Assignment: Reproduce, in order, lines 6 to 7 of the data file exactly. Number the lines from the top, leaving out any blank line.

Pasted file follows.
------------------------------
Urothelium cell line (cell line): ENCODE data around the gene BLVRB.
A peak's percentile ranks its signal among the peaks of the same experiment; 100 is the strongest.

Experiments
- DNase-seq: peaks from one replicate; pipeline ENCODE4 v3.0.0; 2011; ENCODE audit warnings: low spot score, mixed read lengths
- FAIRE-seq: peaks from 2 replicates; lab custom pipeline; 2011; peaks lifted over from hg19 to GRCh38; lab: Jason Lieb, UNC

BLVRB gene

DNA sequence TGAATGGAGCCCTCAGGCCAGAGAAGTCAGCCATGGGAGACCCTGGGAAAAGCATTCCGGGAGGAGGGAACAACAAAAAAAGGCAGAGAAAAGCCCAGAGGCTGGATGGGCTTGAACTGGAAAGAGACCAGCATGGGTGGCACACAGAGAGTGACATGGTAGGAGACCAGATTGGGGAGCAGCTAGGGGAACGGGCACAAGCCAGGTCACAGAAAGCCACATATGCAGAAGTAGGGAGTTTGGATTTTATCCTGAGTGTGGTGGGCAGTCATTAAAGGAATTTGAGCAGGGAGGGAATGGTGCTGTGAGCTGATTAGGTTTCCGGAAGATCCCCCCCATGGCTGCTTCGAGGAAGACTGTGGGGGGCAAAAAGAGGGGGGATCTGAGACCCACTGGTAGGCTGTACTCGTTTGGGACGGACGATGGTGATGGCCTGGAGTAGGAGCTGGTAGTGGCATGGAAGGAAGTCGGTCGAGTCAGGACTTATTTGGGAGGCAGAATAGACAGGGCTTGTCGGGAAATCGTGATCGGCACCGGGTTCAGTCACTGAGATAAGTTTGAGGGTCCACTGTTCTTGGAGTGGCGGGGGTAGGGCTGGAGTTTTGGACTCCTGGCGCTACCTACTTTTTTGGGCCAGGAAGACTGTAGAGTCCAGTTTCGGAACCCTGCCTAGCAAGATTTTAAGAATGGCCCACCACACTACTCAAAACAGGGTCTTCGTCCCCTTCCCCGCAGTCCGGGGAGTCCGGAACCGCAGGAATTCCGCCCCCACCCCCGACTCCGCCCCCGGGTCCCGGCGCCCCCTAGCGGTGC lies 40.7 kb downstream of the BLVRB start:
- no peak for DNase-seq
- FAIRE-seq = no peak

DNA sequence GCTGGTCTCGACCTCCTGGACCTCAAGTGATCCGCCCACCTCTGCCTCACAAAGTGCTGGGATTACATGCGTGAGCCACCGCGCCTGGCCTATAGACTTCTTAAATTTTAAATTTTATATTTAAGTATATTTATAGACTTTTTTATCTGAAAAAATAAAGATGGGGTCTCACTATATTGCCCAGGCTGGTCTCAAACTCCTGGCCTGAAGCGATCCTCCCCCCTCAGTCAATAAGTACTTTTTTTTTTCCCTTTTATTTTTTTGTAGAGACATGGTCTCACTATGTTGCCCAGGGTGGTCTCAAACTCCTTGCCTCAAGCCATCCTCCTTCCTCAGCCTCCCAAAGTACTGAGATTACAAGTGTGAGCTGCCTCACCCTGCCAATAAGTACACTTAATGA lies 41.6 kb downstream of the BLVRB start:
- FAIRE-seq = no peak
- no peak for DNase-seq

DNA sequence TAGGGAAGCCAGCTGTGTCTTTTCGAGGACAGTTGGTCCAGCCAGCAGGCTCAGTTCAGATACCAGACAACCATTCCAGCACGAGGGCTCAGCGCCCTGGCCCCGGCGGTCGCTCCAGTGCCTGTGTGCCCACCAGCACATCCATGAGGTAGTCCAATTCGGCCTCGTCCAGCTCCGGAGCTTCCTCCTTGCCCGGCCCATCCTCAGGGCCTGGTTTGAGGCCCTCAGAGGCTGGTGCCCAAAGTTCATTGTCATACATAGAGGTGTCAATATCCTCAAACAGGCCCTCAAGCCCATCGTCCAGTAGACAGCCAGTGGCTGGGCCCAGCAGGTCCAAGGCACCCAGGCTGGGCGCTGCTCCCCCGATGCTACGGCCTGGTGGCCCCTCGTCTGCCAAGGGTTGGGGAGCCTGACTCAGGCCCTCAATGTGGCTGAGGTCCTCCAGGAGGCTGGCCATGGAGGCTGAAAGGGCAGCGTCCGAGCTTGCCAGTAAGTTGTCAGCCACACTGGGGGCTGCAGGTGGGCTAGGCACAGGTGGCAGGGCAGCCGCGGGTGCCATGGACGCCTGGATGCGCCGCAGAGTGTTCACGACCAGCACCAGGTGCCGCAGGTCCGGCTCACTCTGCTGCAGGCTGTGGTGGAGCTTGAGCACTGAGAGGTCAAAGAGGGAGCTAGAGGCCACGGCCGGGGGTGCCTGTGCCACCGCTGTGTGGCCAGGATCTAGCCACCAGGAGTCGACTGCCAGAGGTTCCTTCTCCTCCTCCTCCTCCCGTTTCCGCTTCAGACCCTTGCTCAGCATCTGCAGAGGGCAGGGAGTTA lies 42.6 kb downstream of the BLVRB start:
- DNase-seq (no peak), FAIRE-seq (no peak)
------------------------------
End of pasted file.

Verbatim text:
BLVRB gene

DNA sequence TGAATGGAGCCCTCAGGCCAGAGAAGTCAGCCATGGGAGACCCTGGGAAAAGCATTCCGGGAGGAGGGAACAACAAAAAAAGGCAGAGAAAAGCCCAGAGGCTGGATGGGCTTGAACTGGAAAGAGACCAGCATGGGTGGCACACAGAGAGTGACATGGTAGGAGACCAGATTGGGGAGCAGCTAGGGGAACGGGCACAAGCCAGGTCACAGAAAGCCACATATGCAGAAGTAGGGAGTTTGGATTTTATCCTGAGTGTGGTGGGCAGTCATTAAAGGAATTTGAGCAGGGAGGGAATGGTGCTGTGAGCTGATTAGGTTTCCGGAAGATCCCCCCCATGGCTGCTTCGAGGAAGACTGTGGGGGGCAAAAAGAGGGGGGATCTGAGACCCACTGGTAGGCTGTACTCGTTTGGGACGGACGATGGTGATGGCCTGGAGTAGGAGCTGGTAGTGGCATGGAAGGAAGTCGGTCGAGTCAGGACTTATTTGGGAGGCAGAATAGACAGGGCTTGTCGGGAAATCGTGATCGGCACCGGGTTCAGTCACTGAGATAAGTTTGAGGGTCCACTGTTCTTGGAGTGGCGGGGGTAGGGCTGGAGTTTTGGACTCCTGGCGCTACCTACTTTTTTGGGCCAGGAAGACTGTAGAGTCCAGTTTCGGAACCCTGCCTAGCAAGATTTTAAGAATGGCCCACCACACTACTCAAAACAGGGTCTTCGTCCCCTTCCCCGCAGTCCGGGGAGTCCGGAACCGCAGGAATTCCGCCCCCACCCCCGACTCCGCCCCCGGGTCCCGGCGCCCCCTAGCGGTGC lies 40.7 kb downstream of the BLVRB start: